I give him a dressing to hold at the wound and I tell him not to block the blood. There's no way my little 14g chest needle is going to make a big enough hole to compete with that big of a hemothorax. We pick him up and run for the ambulance. A volunteer EMT met us on the way and jumped in the back. Our scene time was 6 minutes. I called for an airlift to the trauma center, which is about 2 hours away by ground. In the back of the rig I had plenty of help, the rider was an EMT too. We got bilateral 14g IVs with warm saline flowing great as we tore off for the local hospital.

En route to the ER the patient exhibited increased shortness of breath again so I had him uncover the wound and stretch a little and blood again gushed out, over the patient's leg and sloshed across the floor. I had to do that 3 more times on the way in. Each time it relieved the patient's breathing. By the time Sarah opened the back doors at the ER, the blood made a macabre waterfall off the floor and back step onto the ground. Pouring out.

When we got inside the doctor started in on me. I let him off easy because it was his first day there and he didn't know the medics yet. But he argued that it wasn't a hemo, canceled airlift and stitched up the hole. I warned him to get his chest tubes out if he was going to insist on stitching the guy and he told me to leave, so I went out to write my report, a little miffed. Within a minute he came out and said "Uh, the patient's getting really short of breath, what makes you say it's a hemo." So I described it to him again(third time), and he ran back in and did an emergency chest tube, blood covering the floor of the ER room. I tried hard not to gloat. He also called airlift back and started the man on bloods.

Once at the ER we got the rest of the story, the guy had gotten drunk with a buddy and he decided to shut up his friend's wife by hitting her. His friend took exception to this and carved him up like a Christmas Turkey. The patient did well after having the hemo and his liver repaired and lived to assault another day.

Hope I don't see him again.

Tuesday, May 4, 2010

Things that go bump in the night

Most of the time EMS is fun. Sometimes it can be sad. Sometimes it can be downright dangerous. We do things to protect ourselves, like staging for law enforcement on assaults or drug ODs or if something just doesn't sound right. (Here's my hats off to the police out there, love you guys and gals, thanks for keeping us safe!) Despite our best efforts to stay out of harms way and return to our families, things can quickly move out of our control. There have been times when for my own safety I have dropped my gear and left the scene, read that as tactical withdrawal, not ran like hell. But it does happen from time to time.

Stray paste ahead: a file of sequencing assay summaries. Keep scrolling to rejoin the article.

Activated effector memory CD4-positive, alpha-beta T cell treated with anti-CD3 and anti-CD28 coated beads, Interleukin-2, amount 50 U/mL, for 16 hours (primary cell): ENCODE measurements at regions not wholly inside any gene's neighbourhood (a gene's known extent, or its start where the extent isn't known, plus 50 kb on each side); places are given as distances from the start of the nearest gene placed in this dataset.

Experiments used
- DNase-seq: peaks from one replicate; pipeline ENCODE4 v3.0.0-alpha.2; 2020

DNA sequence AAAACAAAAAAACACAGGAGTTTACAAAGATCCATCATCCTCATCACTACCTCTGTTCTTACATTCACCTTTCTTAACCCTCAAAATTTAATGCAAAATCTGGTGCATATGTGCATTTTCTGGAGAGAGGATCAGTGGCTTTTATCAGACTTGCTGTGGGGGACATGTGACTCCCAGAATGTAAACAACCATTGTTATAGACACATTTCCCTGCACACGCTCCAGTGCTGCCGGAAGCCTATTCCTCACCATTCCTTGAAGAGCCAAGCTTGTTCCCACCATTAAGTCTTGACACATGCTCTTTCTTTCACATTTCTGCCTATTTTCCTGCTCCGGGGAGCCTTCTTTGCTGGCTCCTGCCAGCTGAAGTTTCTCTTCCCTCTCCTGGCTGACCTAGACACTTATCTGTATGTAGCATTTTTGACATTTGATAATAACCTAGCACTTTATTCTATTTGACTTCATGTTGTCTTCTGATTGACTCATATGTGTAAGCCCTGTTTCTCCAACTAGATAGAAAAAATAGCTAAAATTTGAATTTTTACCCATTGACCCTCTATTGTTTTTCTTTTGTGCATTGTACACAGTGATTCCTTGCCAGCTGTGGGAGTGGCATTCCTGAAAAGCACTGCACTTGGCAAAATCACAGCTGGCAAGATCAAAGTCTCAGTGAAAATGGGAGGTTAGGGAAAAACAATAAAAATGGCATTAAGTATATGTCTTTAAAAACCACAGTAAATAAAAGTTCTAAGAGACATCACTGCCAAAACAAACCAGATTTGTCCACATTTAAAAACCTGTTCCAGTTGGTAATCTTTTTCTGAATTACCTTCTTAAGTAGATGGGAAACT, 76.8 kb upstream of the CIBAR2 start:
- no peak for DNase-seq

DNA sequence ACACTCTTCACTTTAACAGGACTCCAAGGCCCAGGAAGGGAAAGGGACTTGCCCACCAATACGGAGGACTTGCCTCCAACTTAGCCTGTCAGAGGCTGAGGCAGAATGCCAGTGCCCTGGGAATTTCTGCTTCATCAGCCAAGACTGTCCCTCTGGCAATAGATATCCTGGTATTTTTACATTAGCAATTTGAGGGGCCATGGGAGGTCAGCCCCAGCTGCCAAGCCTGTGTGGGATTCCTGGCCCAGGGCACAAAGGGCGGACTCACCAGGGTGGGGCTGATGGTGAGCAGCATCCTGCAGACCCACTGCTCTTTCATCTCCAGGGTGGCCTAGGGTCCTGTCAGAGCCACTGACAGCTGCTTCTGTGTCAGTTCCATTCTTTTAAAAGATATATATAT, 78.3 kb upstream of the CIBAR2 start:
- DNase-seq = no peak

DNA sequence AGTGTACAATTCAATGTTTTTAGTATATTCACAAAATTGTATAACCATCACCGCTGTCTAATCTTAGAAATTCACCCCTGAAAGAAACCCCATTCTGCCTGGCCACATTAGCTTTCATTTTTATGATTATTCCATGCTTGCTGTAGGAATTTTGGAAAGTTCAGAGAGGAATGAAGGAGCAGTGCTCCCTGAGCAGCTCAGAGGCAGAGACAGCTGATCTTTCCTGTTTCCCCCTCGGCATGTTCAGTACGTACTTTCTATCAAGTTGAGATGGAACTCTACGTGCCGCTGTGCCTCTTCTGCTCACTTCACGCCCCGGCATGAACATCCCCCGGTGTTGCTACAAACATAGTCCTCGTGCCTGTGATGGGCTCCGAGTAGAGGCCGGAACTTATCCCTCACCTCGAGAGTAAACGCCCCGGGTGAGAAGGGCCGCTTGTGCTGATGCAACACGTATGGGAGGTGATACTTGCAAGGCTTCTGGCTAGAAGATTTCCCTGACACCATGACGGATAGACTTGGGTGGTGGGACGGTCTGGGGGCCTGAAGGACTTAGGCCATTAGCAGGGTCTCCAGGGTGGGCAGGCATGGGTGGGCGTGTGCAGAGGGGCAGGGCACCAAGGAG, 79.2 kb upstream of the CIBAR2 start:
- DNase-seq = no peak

The darkness shattered for the hundredth time as lightening crackled across the late night sky. Thunder drowned out the radio in the front of the rig. Trees whipped back and forth in a frenzied dance, leaves shooting across the road. It was one of those nights that evil things happen. We were assigned to the city and en route to an assault. Domestic Violence. I hate DV with passion. I nearly get enraged by the idea of some psycho beating on his wife or girlfriend. That was how I was thinking on the way to the call. Let them pick on someone their own size, or heck they could try it on me and I'm not very big. We pull up on scene and step out into the torrential downpour and a city cop leads us over to the entryway of this low income apartment complex. The lights are out in the entry hall so I use my flashlight to talk to this crying woman in the recessed area in front of the door. The cop tells us that they believe the man left the scene and that he'd stay there to keep an eye out.
The patient's face is ruined. Not from the trauma she experienced tonight, but the years of abuse etched into her features. She's shaking and flinches like a startled rabbit when I touch her arm to take a blood pressure, even though I asked her first. Her wounds on the outside aren't bad, but I'm not sure if the wounds inside will ever heal. I'm sad for her and while my partner conducts an interview I entertain thoughts of what I'd do to this guy. Oh yeah, I'd break him. I don't care how big he is. I was in old fashioned Okinawan Shoto Kan Karate for years, used to teach it. So sometimes I give myself the license to feel tough. We are there for around ten minutes, trying to get her to go in, thinking that the social workers could get to her then but she doesn't want to go. Even with as tough as I was feeling the night was wearing on me, all the thunder, the lightening, the darkness. Things were out tonight. Bad things. As I was thinking about this, lightening suddenly flashed right above us. So close that the thunder came at the same time as the flash. Hair standing on end, ground shaking, bright as daylight. No, brighter. And with that light we were able to see the door next to us, it had a window in it the full size of the door. And there, standing on the other side of the glass, was a man that looked like a giant Charles Manson. The lightening lit him up shedding ethereal light across his evil glaring visage three inches from my face!
In the sudden eye gouging, hair pulling, crazed wrestling match to be the first out of the entryway I saw my partner take two elbows from the cop and a kick to the back from the patient.
Breathing heavily, I sprinted past the patient about a block away. "That him?" I asked her on my way by. Both of us still fleeing the scene.
"Yeah, that's him." She replied through her gasping retreat.
"Well, better hurry if you're gonna tell the cop that, he's already out ran us by a full block."